Web 2.0 is Many Things, But I Doubt it’s a $2,800 Conference

Web2.0 = Internet37.0

Next month in San Francisco O’Reilly is throwing it’s second Web 2.0 Conference™. If you, your VC funds, or your corporation has $2,800, you too can attend. Fortunately for those well-pocketed few, in a complete snub to Web2.0 philosophies, they are “limiting attendance to maintain an intimate setting.” So sign up as spots are running out and there assuredly won’t be any formal distribution of new knowledge uncovered at the event.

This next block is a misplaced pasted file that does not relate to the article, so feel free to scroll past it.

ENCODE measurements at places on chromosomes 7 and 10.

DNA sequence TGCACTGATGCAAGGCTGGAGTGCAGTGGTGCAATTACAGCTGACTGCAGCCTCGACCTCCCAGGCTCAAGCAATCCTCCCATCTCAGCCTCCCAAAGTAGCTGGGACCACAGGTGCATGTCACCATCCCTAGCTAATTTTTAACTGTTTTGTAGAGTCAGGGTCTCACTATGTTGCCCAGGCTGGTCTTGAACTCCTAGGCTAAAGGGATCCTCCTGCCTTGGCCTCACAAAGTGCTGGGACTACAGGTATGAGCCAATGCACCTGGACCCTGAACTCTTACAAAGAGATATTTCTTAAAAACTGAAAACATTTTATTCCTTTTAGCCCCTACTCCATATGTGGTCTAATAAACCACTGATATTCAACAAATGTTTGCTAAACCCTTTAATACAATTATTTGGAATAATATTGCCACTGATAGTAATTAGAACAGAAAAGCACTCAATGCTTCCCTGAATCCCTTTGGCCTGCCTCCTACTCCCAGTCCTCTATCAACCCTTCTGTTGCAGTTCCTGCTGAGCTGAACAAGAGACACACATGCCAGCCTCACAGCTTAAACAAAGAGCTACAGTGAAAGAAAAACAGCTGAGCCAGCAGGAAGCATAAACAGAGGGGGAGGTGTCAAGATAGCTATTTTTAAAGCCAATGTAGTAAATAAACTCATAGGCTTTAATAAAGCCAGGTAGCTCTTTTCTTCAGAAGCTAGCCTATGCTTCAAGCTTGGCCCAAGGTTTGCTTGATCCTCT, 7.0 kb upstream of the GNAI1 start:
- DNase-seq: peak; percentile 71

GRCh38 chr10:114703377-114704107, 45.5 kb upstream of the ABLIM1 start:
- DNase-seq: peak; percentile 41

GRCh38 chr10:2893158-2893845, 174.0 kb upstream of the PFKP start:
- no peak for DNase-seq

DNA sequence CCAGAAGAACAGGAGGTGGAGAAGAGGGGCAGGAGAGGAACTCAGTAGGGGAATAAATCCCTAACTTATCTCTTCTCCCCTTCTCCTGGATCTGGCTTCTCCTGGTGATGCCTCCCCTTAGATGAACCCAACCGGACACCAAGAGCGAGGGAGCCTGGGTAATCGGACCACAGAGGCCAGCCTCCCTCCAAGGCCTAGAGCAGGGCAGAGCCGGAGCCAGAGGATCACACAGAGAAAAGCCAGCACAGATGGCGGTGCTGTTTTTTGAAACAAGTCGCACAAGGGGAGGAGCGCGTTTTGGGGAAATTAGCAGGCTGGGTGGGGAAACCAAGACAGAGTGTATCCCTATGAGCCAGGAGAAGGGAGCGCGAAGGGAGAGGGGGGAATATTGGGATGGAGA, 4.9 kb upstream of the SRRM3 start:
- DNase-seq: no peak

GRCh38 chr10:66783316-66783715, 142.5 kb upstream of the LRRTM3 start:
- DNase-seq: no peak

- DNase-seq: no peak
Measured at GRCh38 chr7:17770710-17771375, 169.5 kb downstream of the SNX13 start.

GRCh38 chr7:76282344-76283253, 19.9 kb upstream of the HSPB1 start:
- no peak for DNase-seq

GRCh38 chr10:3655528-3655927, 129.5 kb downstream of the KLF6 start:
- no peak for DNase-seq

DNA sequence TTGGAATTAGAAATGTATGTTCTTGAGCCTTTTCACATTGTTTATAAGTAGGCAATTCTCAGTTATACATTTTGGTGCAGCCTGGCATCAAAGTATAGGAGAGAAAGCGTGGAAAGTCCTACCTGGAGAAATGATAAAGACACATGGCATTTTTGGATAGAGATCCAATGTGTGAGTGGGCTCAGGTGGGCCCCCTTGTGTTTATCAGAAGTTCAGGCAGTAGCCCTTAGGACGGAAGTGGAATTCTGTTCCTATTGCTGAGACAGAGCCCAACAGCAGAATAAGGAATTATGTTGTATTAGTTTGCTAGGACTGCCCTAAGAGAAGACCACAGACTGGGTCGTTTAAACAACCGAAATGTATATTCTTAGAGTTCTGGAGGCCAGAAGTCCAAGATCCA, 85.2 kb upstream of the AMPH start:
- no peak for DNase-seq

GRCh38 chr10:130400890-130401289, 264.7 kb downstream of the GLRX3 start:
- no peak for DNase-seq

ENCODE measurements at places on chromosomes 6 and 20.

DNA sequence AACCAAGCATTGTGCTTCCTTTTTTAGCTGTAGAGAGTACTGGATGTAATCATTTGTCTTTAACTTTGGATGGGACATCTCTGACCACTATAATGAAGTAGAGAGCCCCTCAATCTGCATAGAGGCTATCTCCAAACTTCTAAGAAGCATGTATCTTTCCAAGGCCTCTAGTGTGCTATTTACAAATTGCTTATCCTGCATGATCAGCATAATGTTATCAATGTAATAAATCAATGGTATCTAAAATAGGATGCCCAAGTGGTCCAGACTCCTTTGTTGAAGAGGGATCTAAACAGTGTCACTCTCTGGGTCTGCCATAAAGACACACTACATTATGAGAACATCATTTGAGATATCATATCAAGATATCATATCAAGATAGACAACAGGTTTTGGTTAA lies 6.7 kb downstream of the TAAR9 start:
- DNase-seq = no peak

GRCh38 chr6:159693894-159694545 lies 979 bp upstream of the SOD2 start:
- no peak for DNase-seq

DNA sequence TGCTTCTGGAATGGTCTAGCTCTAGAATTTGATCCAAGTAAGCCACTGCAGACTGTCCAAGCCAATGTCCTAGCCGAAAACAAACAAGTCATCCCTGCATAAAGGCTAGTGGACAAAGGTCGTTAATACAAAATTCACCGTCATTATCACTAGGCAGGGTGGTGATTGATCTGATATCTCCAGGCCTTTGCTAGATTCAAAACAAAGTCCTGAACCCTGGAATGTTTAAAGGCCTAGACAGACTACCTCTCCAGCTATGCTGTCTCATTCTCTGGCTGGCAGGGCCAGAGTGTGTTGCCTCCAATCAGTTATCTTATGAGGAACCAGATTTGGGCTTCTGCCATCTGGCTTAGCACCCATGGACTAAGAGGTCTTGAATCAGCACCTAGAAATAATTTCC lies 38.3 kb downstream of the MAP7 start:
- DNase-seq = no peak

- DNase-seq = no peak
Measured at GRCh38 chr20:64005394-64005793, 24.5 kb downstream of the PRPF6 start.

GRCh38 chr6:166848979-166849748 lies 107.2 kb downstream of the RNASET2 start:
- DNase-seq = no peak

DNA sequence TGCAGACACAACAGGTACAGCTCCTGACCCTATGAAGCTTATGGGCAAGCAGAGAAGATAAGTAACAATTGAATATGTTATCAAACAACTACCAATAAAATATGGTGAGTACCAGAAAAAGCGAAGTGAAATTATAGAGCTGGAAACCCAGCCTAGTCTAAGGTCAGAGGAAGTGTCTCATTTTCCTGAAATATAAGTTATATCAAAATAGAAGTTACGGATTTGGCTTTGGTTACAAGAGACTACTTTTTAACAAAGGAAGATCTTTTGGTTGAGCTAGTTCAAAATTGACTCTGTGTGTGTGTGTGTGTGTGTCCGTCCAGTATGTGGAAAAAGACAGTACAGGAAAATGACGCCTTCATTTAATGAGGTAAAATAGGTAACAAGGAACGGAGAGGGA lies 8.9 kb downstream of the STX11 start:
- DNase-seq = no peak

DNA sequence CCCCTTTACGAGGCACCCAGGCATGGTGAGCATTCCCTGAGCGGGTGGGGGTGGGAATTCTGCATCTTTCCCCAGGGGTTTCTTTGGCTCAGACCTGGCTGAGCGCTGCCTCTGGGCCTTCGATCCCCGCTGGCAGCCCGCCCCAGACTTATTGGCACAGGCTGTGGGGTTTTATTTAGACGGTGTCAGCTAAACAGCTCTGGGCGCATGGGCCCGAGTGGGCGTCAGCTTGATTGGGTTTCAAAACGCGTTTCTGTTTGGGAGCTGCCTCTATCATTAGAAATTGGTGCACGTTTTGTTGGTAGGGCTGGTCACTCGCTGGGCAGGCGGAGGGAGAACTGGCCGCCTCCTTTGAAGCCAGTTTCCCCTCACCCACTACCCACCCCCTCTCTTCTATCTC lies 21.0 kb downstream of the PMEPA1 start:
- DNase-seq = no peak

I don’t want this post to be a rant. Augmenting anger levels is not why I write, the world has enough complaints to consider. Also I should note I have no argument with O’Reilly and MediaLive’s right to charge whatever the market will bear, though I can question their heart in the matter. I also wonder how sincere their event can be if the vast majority of Web2.0 producers and participants spend less on two to three months rent then the conference attendence fee. Yet I understand the current state of our economy and it was irresponsible of me to not have sought more lucrative income if I expected to participate in the business of my business.